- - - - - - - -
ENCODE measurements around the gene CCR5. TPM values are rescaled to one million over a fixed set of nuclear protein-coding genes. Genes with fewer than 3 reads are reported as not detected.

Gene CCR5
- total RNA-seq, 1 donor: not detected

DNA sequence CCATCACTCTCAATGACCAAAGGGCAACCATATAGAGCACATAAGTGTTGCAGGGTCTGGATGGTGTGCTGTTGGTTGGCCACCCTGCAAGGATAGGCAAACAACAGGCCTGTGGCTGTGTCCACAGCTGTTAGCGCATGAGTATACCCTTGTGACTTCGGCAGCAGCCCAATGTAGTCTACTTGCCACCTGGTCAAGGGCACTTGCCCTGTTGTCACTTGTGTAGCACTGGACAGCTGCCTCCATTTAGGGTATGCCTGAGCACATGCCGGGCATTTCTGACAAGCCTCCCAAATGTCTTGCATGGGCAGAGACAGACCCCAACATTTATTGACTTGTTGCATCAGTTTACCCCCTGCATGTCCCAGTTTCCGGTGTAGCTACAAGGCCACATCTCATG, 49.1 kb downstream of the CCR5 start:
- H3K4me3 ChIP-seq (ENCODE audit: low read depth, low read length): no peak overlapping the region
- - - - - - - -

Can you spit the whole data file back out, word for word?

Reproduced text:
ENCODE measurements around the gene CCR5. TPM values are rescaled to one million over a fixed set of nuclear protein-coding genes. Genes with fewer than 3 reads are reported as not detected.

Gene CCR5
- total RNA-seq, 1 donor: not detected

DNA sequence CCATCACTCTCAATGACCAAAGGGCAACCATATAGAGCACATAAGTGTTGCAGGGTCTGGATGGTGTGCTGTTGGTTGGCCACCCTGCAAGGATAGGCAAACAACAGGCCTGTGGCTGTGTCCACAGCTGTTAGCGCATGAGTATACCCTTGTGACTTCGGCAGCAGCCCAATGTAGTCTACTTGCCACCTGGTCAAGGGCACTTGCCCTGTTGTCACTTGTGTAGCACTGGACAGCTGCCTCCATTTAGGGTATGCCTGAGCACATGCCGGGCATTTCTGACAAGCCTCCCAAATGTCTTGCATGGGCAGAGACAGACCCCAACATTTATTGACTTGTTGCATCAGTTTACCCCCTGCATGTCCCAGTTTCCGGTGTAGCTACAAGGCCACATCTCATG, 49.1 kb downstream of the CCR5 start:
- H3K4me3 ChIP-seq (ENCODE audit: low read depth, low read length): no peak overlapping the region